Let’s take a look at the risks of common bug repellents. Then I’ll offer an essential oil bug repellent recipe that’s safe, effective, and economical.
It’s that time of year again… bug bite time! Time to go to the grocery store, and purchase some insect repellent. Spray it on yourself, or on your clothes, and there you go. No more bug bites. But what are the risks? And what’s the alternative?
Some Common Bug Repellents
Your goal is to make the nasty little biters veer away from you. That’s what a good insect repellent does. There are two effective and commonly used products, DEET and permethrin, that you’ll find on the store shelves. DEET is used directly on the skin, while permethrin is applied to your clothing. DEET and permethrin deter mosquitos, and are effective in preventing dangerous tick bites. So, there’s no question that they’re useful chemicals. The manufacturers, and researchers, will tell you they’re safe when used as directed. But maybe that’s not enough assurance for you.
Health Risks Associated with DEET
DEET, used directly on the skin, is readily absorbed and circulated in the blood stream. Some of the more extreme symptoms reportedly due to repeated exposure to DEET include:
Again, not to alarm you, DEET is very commonly used, and these kinds of symptoms are rare. But what’s happening in your body, even when you don’t experience these symptoms? You can refer to the reference, below, for details. Suffice it to say, some people may wish to avoid the chemical, altogether.
Health Risks Associated with Permethrin
Permethrin is an insecticide, but it’s commonly used as an insect repellent, and to kill lice. It’s a synthetic chemical, similar to an extract of the chrysanthemum flower. Permethrin is used on food crops, too, so be sure to wash those fruits and veggies! It kills insects by attacking their nervous system, causing spasms, paralysis, and death. It can have adverse effects on animals and humans, too, although we process the chemical much faster than insects. So, we’re less likely to experience extreme symptoms, like:
- tingling, burning, or itching of skin exposed to the chemical
- sore throat, abdominal pain, nausea and vomiting, if ingested
- irritation in the nose and lungs, difficulty breathing, headaches, dizziness, nausea and vomiting, if inhaled
Effects of long-term exposure to permethrin have been studied in animals, and include tremors, and skin irritation. Low birth weight has been observed after pregnant rats were exposed, but humans exposed during pregnancy did not exhibit this effect. Still, a chemical that affects the nervous system might be something to avoid, if a safe alternative is available.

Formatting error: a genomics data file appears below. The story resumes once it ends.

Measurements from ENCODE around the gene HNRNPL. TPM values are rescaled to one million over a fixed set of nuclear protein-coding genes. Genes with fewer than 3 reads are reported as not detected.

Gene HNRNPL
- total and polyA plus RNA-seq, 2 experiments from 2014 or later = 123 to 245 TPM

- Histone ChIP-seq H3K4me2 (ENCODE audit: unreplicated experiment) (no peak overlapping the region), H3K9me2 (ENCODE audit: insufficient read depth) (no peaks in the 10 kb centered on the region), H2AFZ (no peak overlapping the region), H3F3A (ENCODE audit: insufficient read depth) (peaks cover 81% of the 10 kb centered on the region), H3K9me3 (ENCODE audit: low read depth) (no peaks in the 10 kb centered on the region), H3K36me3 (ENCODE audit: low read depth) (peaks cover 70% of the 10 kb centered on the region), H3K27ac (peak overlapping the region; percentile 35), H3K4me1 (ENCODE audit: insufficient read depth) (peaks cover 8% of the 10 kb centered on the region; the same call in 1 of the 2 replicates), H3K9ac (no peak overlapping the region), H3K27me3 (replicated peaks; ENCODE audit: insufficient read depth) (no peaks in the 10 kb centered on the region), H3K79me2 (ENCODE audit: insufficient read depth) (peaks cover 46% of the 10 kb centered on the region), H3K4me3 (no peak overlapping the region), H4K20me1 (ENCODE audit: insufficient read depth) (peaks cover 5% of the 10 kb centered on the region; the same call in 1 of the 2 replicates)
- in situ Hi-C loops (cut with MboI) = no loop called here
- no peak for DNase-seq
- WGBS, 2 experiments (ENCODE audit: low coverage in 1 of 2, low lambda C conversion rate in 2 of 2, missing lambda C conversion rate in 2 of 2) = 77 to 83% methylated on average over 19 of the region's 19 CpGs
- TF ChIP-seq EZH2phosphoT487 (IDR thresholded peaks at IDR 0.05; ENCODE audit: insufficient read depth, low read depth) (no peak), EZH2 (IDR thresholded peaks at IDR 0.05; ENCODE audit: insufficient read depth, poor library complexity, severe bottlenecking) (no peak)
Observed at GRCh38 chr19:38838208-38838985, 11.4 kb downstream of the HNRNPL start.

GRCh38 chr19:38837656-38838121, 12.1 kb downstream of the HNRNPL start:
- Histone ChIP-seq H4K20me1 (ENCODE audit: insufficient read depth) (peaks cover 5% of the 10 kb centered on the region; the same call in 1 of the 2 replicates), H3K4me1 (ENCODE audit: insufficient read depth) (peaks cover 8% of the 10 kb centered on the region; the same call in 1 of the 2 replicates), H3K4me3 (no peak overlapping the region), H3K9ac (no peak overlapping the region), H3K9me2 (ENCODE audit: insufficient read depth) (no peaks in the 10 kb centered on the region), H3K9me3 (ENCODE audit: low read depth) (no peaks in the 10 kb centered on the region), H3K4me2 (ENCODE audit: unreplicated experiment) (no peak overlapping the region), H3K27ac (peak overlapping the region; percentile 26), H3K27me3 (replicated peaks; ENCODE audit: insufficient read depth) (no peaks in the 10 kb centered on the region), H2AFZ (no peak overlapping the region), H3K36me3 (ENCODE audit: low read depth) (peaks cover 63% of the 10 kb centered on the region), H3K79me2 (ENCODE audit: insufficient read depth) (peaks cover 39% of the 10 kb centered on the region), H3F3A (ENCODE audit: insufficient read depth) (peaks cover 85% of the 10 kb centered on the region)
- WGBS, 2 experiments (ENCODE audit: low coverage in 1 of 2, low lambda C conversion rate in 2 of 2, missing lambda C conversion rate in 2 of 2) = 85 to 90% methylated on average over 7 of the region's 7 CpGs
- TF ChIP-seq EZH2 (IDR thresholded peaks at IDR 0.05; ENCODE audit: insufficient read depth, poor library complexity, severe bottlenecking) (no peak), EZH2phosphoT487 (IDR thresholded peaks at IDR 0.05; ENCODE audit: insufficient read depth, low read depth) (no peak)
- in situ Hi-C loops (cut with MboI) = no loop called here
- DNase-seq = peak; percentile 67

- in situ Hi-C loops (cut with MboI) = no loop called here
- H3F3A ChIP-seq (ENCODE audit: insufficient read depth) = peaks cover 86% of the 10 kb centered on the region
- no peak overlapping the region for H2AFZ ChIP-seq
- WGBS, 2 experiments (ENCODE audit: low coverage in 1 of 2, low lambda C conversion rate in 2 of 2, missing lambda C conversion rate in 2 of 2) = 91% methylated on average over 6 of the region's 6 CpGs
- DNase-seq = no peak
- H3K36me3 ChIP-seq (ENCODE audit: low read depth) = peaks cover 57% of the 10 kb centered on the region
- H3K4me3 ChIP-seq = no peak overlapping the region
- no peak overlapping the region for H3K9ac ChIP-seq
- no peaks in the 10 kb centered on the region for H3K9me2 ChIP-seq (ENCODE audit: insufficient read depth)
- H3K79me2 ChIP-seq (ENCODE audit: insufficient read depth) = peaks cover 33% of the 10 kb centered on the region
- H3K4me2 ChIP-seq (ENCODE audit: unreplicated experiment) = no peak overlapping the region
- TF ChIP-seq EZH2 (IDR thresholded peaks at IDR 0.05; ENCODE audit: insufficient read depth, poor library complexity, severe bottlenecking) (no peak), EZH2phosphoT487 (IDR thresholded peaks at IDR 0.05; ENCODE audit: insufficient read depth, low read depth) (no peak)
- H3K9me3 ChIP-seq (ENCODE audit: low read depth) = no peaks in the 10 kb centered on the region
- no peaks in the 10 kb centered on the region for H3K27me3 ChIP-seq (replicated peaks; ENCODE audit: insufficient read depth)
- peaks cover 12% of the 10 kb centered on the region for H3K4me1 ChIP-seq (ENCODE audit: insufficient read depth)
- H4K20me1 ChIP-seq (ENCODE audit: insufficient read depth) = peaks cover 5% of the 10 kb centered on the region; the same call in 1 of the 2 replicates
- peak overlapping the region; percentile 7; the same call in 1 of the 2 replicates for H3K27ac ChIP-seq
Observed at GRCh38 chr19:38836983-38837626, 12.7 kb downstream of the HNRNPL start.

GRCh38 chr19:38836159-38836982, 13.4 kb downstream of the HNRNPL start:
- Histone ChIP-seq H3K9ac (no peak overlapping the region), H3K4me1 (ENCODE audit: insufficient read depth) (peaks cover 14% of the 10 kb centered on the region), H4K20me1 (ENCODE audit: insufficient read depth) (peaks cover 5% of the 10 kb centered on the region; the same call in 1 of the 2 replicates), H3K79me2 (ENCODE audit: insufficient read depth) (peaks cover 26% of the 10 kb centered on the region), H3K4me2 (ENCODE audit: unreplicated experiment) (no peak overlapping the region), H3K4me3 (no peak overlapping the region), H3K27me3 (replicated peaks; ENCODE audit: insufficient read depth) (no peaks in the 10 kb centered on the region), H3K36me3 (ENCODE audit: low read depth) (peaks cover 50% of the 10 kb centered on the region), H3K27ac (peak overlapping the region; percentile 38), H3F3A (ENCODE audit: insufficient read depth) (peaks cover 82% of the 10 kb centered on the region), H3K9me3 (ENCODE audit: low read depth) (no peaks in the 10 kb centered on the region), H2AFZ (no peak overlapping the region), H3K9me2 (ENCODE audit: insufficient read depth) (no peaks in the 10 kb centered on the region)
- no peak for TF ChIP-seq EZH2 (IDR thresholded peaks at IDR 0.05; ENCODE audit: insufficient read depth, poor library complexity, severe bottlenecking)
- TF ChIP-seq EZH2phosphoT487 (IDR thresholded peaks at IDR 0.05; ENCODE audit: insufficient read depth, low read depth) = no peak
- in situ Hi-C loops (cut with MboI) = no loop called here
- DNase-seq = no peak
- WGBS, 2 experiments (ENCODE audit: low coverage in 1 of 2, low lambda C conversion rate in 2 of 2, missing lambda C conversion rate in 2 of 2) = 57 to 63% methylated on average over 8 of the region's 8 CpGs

Common Essential Oil Bug Repellents
Citronella may be the essential oil most commonly used as a bug repellent. Another great one to keep flying insects away is lemongrass. You can put either or both of these on ribbons or cloth strips, hung around your picnic area, to keep flying insects away. Put the same strips near doors or windows, to keep the buggers out of your room. You could also put a few drops of these go-to essential oils in some glasses of hot water on your window sill at night, and you’ll be more comfortable sleeping with the windows open.
Lavender is another popular essential oil that mosquitos just cannot stand! It smells wonderful, and it’s calming, too. You can safely use lavender oil on your skin, once you’ve diluted it with a carrier oil. A safe dilution is 5 drops per teaspoon (or 15 drops per tablespoon, or 30 drops per fluid oz.) of carrier. Put this on exposed skin before your evening walk, and the mosquitos will avoid you. I suppose they don’t like being calm.
A Safe Essential Oil Bug Repellent Recipe
If you want a recipe for both aromatic or topical use, here’s a synergistic blend, recommended by Valerie Ann Worwood, in The Complete Book Of Essential Oils & Aromatherapy:
- 4 Drops of Thyme
- 8 Drops of Lemongrass
- 4 Drops of Lavender
- 4 Drops of Peppermint
Mix up a bunch of this, in the proportions shown above. Then you can use it outside, on ribbons or cloth, as previously described. You can put it on cotton balls and place them around your room. Or, you can put it on the cuffs of your pants, or shirt sleeves, before a walk on the beach. But NEVER use this recipe undiluted on your skin!
For topical use, you MUST dilute the essential oil bug repellent. You can mix it with a body oil or lotion as a carrier. A mix of 2 drops in 2 teaspoons (or 6 drops per fluid oz.) of your favorite carrier oil or lotion makes an effective essential oil bug repellent. At this dilution, it’s safe to put on your skin. Still, it’s wise to test in a small area, to make sure you’re not sensitive.
When to Reapply Essential Oil Bug Repellents
To be fair, bug repellents made with essential oils are not effective for as long as the commercial products with DEET or permethrin. Those can last all day. And, in the case of permethrin, treated clothing can repel insects for many days, and may still work even after washing.
Essential oils, however, evaporate quickly. You will have to reapply after about 2 hours, to maintain effectiveness. Either way, it’s up to you to decide which way to go: are you willing to reapply your essential oil bug repellent every 2 hours, or would you prefer all day protection, with the risks of DEET or permethrin?
Health Risks and Benefits of Insect Repellents – https://www.medscape.com/viewarticle/438257
Permethrin – http://npic.orst.edu/factsheets/PermGen.html
The Complete Book Of Essential Oils & Aromatherapy, 2016, by Valerie Ann Worwood.